February 17, 2015
Budgets, like diets, are short lived for most of us. You do a proper job of planning by looking over the past and determining where you need to make changes to meet your goals. And, you live by your plan for a few days, maybe even a few weeks. But, then all the detail of keeping track of what comes and goes gets to be more than you are willing to put up with.
If you can plan a budget and live with it, more power to you. This should put you with the 5% of people who can retire without financial assistance from family or the government.
For those of us who can't live with the detail of tracking budget numbers, here is a simple way to make sure you don't retire totally broke. Take a fixed percentage of every dollar that comes into the household and set it aside for retirement investing. Say, for example, that you decide to save 10% of your $100,000 income. Here are some rough numbers for those aged 35 who would like to retire in 30 years. $10,000 invested each year will accumulate to $697,000 in 30 years at a 5% annual return. The earlier you start, the greater the retirement benefits. If you started at age 25, the accumulated value at age 65 would be over $1,268,000.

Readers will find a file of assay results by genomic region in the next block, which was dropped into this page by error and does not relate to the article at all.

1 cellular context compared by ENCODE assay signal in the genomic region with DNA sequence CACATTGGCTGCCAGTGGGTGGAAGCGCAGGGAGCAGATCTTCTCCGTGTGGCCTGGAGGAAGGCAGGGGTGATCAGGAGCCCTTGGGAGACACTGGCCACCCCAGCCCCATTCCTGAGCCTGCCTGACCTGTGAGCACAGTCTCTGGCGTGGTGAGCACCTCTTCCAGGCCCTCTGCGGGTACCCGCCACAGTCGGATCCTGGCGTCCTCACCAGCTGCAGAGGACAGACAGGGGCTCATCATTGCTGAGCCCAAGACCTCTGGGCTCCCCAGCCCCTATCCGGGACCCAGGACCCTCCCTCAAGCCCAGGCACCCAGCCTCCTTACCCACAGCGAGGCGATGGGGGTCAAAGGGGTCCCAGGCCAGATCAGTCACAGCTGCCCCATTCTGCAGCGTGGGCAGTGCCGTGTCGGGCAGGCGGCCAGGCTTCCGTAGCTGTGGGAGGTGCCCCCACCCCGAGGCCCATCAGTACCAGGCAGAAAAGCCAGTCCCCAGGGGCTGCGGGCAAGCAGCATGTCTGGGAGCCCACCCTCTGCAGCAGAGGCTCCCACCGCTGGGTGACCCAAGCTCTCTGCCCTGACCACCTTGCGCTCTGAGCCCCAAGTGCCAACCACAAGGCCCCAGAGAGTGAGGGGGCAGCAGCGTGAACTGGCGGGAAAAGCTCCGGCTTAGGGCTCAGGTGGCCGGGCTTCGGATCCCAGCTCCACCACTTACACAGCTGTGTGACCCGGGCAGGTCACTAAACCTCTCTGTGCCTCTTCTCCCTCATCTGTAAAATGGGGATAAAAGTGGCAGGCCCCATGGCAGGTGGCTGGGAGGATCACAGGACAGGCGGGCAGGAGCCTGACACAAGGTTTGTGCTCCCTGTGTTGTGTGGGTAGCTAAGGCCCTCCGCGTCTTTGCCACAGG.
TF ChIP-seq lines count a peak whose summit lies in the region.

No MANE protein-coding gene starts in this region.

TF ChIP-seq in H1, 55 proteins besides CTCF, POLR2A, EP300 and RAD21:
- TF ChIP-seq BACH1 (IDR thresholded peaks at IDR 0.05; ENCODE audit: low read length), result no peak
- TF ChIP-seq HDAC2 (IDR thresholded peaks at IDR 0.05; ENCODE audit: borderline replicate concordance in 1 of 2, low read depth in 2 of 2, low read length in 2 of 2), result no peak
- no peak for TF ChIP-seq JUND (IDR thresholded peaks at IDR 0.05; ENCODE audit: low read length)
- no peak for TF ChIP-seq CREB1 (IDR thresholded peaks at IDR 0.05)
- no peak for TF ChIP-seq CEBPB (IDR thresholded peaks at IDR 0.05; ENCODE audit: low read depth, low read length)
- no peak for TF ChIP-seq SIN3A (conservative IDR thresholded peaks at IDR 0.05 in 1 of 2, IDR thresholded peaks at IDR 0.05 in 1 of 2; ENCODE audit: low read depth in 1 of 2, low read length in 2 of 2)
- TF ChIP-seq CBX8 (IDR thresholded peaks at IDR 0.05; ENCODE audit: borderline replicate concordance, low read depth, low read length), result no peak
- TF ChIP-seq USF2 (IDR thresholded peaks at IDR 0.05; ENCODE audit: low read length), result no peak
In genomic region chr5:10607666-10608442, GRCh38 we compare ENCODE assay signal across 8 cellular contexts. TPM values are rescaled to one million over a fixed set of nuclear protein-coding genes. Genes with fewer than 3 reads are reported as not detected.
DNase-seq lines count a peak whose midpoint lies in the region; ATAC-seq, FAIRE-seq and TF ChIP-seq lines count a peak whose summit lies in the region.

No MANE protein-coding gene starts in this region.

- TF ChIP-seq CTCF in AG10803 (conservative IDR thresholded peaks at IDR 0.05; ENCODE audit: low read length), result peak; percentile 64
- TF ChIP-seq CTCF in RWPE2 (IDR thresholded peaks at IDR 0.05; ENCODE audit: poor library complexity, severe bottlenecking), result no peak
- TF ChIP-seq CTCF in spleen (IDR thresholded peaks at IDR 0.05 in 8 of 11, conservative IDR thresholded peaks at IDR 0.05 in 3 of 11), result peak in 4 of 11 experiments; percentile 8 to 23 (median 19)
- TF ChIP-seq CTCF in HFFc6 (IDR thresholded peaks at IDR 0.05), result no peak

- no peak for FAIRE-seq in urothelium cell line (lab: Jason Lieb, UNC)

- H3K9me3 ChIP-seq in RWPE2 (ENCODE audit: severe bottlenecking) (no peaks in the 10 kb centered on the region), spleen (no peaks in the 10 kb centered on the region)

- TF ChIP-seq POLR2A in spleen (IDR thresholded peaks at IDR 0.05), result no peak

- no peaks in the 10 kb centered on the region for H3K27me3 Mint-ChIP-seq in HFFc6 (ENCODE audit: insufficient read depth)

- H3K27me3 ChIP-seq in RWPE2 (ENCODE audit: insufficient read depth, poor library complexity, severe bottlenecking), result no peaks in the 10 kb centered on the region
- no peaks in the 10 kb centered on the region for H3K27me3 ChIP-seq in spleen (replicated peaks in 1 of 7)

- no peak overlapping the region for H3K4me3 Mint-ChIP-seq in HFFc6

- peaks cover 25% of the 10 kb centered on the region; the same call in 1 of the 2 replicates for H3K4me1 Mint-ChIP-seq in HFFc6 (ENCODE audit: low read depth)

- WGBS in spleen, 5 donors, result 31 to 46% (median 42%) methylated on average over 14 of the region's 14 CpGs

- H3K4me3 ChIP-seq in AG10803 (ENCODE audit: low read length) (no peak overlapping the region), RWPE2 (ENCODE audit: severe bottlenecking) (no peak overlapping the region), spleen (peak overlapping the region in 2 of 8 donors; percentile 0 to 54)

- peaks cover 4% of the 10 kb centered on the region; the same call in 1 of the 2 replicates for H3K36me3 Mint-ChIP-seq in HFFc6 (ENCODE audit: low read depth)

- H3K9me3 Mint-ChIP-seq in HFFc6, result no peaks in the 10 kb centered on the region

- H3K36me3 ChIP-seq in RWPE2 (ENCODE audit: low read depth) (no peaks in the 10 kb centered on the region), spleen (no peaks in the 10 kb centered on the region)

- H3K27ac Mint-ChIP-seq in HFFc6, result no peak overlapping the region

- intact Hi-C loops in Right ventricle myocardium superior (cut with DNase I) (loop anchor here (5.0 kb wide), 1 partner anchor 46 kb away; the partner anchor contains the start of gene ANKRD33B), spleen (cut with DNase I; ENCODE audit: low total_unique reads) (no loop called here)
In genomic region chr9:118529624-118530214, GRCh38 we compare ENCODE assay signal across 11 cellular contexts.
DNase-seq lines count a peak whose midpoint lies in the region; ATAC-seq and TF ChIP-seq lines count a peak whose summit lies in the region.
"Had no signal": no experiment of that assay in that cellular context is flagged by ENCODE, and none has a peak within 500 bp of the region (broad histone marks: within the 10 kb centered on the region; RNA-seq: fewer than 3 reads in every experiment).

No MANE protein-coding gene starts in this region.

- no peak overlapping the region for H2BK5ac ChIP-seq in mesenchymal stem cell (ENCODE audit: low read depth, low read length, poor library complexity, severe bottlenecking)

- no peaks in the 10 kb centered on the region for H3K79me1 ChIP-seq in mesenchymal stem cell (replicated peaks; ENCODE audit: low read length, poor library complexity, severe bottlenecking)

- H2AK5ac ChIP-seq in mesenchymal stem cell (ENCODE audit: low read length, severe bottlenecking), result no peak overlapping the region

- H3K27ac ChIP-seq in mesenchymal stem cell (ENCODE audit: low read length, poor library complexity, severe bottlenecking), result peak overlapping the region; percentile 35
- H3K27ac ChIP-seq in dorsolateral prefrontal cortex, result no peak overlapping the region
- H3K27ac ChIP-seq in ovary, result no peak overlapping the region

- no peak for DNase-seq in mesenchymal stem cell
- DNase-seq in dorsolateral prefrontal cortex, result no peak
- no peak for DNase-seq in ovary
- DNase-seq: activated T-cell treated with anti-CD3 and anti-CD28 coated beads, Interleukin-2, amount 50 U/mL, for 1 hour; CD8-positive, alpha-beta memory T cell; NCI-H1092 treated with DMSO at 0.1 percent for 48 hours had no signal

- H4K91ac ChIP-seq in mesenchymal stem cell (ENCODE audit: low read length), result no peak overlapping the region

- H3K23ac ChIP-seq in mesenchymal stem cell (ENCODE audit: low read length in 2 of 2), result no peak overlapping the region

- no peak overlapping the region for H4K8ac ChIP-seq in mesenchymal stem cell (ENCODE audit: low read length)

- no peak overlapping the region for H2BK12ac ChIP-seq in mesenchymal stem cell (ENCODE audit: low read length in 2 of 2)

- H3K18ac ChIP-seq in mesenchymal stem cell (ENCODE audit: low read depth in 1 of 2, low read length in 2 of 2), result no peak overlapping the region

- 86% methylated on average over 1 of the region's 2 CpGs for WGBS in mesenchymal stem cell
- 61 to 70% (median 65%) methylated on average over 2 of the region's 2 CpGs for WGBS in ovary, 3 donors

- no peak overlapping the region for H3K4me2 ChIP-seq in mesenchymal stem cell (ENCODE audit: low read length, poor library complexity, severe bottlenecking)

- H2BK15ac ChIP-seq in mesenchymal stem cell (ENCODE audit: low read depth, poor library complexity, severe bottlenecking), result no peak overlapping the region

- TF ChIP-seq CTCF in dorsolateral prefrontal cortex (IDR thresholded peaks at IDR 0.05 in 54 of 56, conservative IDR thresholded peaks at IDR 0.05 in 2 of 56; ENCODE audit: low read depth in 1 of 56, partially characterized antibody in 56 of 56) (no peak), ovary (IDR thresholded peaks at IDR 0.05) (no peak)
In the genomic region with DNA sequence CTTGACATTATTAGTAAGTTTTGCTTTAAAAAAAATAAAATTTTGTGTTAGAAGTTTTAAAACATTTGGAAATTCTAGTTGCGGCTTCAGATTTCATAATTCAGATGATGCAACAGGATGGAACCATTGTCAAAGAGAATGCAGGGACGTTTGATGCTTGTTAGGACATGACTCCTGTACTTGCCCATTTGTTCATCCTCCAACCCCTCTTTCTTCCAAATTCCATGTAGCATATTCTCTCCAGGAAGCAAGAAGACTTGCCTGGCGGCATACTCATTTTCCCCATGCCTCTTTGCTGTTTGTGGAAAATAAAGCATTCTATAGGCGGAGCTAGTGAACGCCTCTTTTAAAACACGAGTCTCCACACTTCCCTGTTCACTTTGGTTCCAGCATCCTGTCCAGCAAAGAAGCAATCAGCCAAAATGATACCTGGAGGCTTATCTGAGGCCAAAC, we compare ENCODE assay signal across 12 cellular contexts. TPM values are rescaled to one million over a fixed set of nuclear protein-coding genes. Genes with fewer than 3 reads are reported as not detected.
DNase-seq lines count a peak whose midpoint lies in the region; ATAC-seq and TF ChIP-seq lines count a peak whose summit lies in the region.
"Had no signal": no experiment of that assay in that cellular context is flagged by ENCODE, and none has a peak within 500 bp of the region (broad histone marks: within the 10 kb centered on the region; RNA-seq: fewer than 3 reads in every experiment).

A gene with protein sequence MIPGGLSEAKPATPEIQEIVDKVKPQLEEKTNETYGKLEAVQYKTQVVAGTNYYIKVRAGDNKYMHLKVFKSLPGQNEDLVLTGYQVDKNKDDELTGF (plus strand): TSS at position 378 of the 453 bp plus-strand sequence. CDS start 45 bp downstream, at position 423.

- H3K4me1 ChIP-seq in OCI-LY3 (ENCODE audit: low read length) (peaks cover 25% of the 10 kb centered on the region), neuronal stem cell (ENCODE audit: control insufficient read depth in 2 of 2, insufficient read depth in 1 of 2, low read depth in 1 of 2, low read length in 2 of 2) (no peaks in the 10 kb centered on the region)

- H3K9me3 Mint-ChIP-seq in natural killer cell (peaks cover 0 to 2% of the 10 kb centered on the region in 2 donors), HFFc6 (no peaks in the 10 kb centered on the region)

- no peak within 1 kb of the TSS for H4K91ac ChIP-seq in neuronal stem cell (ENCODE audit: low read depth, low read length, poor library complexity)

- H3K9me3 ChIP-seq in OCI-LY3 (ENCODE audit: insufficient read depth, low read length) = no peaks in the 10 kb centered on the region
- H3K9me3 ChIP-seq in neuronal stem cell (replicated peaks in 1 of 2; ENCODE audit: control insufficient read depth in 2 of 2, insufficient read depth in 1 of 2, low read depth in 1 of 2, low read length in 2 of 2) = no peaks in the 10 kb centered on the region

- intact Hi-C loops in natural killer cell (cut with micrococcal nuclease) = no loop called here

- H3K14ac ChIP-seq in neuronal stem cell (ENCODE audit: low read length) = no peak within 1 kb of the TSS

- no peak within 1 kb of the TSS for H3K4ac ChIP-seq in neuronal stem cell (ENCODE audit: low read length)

You may think it is impossible to save 10% of your current income. Let's assume that you lose your current job. The next job you find pays 10% less than your current job. The chances are that you will figure out where to cut the spending to make it work. So, why not discipline yourself and your family in order to make your current income provide both a current living and an investment in your retirement.
According to the commission's online claims process, those whose personal information was exposed can opt for 10 years of free credit monitoring, which breaks down as follows: Four years via the three major credit bureaus (Equifax, Experian and TransUnion) and six years specifically through Equifax.
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